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Live Review: Scott Kelly, Wino and Man’s Gin in NYC, 02.12.11

If it wasn’t enough that it was The Patient Mrs.‘ birthday and I still got to go to the show, I knew walking into The Mercury Lounge that it was going to be a good night because the dude at the door said, “Hey man, I dig your beard.” Had it been anyone else playing that night, I might have just cut my losses and gone home right then, opened up my diary (or WordPress) and written, “Today was a good day.” Instead I celebrated with an $8 Sierra Nevada.

I figured out the last time I was at the Mercury Lounge was a couple years back to see Dax Riggs, and though I expected my skin to be burned off in hipster hell, it wasn’t actually that bad. Well, maybe it was, but the last acoustic show I went to was Six Organs of Admittance, and the volume of that crowd was so loud it was offensive, and that definitely wasn’t the case here. I don’t care how ironic your flannel is so long as you’re there for the music and you’re not a dick about it.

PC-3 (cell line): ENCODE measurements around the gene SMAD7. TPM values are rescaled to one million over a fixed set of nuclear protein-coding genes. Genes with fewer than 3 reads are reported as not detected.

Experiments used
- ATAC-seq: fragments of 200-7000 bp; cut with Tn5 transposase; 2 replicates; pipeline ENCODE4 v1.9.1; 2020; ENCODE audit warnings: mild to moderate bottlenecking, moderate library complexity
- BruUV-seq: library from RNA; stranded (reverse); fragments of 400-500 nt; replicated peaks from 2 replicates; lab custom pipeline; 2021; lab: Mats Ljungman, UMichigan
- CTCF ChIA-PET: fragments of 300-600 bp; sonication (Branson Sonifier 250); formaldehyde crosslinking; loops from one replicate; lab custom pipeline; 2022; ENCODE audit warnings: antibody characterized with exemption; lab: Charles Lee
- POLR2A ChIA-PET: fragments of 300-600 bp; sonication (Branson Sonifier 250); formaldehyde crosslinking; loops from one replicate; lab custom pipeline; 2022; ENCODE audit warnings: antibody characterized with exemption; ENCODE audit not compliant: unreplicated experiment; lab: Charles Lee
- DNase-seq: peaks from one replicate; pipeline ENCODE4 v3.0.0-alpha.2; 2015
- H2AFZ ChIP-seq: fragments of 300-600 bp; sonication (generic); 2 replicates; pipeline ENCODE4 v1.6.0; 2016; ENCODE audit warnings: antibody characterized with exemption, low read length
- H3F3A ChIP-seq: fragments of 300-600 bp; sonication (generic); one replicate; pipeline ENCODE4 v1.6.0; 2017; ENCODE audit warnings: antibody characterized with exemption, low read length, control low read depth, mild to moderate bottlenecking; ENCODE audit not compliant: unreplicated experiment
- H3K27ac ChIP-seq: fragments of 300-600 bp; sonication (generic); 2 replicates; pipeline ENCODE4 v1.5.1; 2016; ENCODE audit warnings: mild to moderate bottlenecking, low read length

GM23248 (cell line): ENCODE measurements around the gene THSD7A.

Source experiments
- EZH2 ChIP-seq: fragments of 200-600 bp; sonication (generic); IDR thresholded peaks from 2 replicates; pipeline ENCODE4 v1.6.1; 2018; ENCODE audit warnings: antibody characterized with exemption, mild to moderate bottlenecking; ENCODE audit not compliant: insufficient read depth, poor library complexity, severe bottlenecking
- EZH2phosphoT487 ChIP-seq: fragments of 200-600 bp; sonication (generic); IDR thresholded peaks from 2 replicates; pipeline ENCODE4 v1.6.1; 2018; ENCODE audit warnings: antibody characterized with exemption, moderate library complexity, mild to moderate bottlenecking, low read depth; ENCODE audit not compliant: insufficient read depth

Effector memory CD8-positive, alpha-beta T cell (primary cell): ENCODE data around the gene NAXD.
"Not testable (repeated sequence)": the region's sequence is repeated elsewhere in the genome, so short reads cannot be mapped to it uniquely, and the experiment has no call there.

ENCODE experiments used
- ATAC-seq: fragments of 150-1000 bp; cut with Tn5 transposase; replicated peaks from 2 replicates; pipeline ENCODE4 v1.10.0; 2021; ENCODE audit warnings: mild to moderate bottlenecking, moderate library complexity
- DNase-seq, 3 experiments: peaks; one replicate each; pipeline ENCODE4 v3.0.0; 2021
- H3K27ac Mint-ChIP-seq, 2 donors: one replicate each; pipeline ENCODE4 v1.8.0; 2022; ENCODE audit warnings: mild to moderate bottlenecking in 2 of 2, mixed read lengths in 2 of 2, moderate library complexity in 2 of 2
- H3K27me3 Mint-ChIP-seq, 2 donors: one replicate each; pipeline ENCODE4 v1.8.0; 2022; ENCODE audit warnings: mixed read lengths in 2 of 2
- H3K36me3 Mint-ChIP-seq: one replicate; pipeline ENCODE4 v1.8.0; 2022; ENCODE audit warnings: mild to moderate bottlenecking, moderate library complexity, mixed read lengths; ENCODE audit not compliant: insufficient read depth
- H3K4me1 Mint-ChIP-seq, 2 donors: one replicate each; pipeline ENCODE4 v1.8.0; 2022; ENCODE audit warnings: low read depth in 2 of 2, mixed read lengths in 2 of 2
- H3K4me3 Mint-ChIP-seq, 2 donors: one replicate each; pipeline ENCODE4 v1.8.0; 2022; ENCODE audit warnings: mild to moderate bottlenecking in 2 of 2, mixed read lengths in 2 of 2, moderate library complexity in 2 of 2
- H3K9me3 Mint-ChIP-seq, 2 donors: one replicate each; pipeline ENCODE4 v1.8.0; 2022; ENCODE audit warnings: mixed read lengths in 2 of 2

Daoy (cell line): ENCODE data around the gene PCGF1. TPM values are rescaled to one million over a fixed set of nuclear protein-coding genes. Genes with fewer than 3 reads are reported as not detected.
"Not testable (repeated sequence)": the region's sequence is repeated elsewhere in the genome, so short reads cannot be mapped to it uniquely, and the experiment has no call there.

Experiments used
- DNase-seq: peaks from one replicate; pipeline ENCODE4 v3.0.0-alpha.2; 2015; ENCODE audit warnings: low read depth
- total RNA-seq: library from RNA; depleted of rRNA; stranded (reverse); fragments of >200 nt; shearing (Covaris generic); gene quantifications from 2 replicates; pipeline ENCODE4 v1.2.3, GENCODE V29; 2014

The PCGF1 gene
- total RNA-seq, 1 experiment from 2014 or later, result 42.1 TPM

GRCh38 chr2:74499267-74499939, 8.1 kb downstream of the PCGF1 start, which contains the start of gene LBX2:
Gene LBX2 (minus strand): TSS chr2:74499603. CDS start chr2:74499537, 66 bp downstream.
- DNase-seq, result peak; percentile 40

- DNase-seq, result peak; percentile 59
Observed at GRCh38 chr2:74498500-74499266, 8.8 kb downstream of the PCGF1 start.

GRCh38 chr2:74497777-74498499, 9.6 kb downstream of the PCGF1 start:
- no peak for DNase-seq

Opening the show was Hunter Hunt-Hendrix of black metallers Liturgy doing a solo performance that turned out to be him, a looper, some vocal effects, and nothing else. His voice mimicked strings and he set up elaborate choruses of himself over the course of a couple separate pieces. It was brave, but probably not something that should be done for more than 10 minutes at a stretch, as after that the “What the hell am I doing here?” impulse kicked in and I went to the bar out front for another drink and to wait for Man’s Gin. People were in and out from the back room and I could hear just fine in case he, you know, took out a guitar or something. Nope. Semi-melodic moaning all the way.